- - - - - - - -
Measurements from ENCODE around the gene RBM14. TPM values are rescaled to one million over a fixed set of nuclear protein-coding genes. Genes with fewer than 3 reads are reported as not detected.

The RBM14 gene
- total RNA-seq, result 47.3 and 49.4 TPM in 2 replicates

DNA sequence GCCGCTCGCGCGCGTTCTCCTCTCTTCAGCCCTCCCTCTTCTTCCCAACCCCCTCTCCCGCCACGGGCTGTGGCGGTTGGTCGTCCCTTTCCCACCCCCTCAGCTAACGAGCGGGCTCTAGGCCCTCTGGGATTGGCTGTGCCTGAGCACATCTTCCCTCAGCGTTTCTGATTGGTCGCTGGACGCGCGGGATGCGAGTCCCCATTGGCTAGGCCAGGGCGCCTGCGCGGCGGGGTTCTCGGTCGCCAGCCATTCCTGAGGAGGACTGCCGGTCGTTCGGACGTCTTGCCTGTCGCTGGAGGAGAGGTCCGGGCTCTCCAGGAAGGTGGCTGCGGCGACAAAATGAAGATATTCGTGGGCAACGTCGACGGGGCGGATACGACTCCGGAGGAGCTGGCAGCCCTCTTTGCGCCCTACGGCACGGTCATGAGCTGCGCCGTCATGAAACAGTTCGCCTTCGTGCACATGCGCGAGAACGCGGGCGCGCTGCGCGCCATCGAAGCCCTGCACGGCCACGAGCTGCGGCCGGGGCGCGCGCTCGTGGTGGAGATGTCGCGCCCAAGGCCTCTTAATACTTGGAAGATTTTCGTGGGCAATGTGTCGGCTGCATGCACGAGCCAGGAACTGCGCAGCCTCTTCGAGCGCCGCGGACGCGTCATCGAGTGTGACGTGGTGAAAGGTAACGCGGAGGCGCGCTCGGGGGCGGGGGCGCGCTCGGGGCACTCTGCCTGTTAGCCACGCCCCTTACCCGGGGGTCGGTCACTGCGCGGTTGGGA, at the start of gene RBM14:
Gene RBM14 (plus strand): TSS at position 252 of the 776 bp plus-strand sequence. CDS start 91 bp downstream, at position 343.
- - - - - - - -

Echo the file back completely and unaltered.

Measurements from ENCODE around the gene RBM14. TPM values are rescaled to one million over a fixed set of nuclear protein-coding genes. Genes with fewer than 3 reads are reported as not detected.

The RBM14 gene
- total RNA-seq, result 47.3 and 49.4 TPM in 2 replicates

DNA sequence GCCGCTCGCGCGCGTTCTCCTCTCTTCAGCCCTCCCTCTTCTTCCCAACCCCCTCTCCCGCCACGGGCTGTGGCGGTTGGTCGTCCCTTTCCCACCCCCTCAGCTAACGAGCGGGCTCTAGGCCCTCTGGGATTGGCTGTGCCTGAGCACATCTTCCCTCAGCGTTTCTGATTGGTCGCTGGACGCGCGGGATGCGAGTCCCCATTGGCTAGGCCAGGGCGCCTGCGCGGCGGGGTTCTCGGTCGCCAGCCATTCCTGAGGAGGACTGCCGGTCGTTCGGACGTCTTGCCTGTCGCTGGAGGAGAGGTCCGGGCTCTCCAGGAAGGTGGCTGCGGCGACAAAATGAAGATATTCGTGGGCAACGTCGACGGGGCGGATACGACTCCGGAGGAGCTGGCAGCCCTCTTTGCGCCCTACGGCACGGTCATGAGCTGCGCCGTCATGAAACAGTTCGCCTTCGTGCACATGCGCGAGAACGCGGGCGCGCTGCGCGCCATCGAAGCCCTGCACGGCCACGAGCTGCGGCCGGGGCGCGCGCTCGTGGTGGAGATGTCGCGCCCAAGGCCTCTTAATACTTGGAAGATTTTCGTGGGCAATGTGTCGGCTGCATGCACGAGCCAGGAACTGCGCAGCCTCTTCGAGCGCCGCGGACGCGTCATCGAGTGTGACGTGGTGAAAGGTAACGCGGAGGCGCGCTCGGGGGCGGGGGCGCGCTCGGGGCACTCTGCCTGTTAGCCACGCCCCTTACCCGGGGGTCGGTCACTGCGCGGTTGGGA, at the start of gene RBM14:
Gene RBM14 (plus strand): TSS at position 252 of the 776 bp plus-strand sequence. CDS start 91 bp downstream, at position 343.